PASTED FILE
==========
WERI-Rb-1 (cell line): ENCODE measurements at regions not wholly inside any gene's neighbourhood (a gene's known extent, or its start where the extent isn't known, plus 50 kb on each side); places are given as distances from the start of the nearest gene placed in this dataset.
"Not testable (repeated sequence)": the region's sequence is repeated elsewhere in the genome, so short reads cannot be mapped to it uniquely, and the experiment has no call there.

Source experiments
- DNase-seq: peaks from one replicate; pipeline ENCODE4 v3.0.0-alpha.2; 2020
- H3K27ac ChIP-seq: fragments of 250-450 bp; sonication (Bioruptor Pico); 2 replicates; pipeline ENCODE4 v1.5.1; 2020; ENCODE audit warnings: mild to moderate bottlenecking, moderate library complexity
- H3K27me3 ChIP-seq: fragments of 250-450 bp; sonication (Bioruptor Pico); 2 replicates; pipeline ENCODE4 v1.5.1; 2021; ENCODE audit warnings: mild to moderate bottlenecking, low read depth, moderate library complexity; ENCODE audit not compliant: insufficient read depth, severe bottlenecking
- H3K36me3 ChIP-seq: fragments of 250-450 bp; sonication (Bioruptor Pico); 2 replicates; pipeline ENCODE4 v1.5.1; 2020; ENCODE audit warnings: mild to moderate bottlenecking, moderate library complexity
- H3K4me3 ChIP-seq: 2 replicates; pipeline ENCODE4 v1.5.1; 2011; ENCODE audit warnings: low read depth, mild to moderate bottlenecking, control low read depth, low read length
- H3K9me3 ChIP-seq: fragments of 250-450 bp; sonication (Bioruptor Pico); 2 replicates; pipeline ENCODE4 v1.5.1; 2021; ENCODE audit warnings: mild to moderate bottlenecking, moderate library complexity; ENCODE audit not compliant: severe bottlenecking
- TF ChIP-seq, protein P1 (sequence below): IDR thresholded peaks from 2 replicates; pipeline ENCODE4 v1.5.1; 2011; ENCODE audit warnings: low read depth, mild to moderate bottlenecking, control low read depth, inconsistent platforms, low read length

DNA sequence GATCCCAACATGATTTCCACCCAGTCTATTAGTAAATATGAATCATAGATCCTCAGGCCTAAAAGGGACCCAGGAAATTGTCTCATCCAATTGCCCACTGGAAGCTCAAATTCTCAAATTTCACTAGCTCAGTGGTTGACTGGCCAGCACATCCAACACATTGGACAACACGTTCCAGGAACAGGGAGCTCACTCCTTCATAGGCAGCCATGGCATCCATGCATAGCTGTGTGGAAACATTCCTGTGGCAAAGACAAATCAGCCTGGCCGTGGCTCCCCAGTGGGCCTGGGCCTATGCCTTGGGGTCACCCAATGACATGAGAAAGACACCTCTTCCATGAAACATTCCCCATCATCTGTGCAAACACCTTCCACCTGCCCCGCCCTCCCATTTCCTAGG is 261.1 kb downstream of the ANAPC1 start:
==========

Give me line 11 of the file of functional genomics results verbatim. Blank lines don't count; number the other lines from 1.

DNA sequence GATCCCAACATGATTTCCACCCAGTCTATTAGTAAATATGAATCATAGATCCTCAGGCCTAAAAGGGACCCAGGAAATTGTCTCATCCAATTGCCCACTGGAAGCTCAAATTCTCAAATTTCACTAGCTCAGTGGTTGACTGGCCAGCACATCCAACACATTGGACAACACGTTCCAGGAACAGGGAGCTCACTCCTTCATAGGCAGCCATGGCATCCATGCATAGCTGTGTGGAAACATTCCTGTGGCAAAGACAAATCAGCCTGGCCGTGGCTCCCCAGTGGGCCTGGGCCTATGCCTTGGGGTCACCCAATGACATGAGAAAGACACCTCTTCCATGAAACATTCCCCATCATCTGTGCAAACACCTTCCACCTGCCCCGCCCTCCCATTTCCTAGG is 261.1 kb downstream of the ANAPC1 start: